We may not know him as God, we may know him as Nature, our Higher Self, Infinity, some ineffable goal. It was so that Buddha approached Him; so approaches him the rigid Adwaitin. He is accessible even to the Atheist. To the materialist He disguises Himself in matter. For the Nihilist he waits ambushed in the bosom of Annihilation.

ये यथा मां प्रपद्यन्ते तांस्तथैव भजाम्यहम् |” (CWSA 12: 5)

D. The Pure Existent – The Brahman

“When we withdraw our gaze from its egoistic preoccupation with limited and fleeting interests and look upon the world with dispassionate and curious eyes that search only for the Truth, our first result is the perception of a boundless energy of infinite existence, infinite movement, infinite activity pouring itself out in limitless Space, in eternal Time, an existence that surpasses infinitely our ego or any ego or any collectivity of egos, in whose balance the grandiose products of aeons are but the dust of a moment and in whose incalculable sum numberless myriads count only as a petty swarm. We instinctively act and feel and weave our life thoughts as if this stupendous world movement were at work around us as centre and for our benefit, for our help or harm, or as if the justification of our egoistic cravings, emotions, ideas, standards were its proper business even as they are our own chief concern. When we begin to see, we perceive that it exists for itself, not for us, has its own gigantic aims, its own complex and boundless idea, its own vast desire or delight that it seeks to fulfil, its own immense and formidable standards which look down as if with an indulgent and ironic smile at the pettiness of ours. And yet let us not swing over to the other extreme and form too positive an idea of our own insignificance. That too would be an act of ignorance and the shutting of our eyes to the great facts of the universe.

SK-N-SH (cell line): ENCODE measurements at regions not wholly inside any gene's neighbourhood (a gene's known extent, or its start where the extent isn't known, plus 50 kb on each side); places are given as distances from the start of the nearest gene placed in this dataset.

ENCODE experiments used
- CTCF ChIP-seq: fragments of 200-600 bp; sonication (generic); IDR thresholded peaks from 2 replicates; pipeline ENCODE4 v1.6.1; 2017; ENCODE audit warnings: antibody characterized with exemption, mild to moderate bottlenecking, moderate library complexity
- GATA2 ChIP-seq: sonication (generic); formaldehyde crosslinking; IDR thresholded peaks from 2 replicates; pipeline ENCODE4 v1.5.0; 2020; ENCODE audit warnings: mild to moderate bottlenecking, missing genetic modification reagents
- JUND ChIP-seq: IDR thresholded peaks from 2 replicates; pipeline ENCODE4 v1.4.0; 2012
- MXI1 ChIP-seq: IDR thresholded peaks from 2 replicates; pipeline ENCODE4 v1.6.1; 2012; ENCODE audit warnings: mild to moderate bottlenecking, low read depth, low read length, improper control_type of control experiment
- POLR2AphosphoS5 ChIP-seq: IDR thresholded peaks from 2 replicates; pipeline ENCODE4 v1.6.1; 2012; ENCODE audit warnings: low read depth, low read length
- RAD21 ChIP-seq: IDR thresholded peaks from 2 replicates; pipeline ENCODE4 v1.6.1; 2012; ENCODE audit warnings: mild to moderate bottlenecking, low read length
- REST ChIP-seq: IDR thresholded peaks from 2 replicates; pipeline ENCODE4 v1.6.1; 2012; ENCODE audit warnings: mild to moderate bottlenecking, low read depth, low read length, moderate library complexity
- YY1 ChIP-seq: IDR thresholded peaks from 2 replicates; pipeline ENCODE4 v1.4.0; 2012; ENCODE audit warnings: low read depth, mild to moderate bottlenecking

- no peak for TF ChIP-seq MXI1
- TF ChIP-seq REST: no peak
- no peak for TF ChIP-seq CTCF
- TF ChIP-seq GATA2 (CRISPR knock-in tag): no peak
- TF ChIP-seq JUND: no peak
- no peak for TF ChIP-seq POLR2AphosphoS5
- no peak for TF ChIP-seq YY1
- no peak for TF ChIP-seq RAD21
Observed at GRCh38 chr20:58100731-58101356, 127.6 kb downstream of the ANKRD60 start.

For this boundless Movement does not regard us as unimportant to it. Science reveals to us how minute is the care, how cunning the device, how intense the absorption it bestows upon the smallest of its works even as on the largest. This mighty energy is an equal and impartial mother, samaṁ brahma, in the great term of the Gita, and its intensity and force of movement is the same in the formation and upholding of a system of suns and the organisation of the life of an ant-hill. It is the illusion of size, of quantity that induces us to look on the one as great, the other as petty. If we look, on the contrary, not at mass of quantity but force of quality, we shall say that the ant is greater than the solar system it inhabits and man greater than all inanimate Nature put together. But this again is the illusion of quality. When we go behind and examine only the intensity of the movement of which quality and quantity are aspects, we realise that this Brahman dwells equally in all existences. Equally partaken of by all in its being, we are tempted to say, equally distributed to all in its energy. But this too is an illusion of quantity. Brahman dwells in all, indivisible, yet as if divided and distributed. If we look again with an observing perception not dominated by intellectual concepts, but informed by intuition and culminating in knowledge by identity, we shall see that the consciousness of this infinite Energy is other than our mental consciousness, that it is indivisible and gives, not an equal part of itself, but its whole self at one and the same time to the solar system and to the ant-hill. To Brahman there are no whole and parts, but each thing is all itself and benefits by the whole of Brahman. Quality and quantity differ, the self is equal. The form and manner and result of the force of action vary infinitely, but the eternal, primal, infinite energy is the same in all. The force of strength that goes to make the strong man is no whit greater than the force of weakness that goes to make the weak. The energy spent is as great in repression as in expression, in negation as in affirmation, in silence as in sound.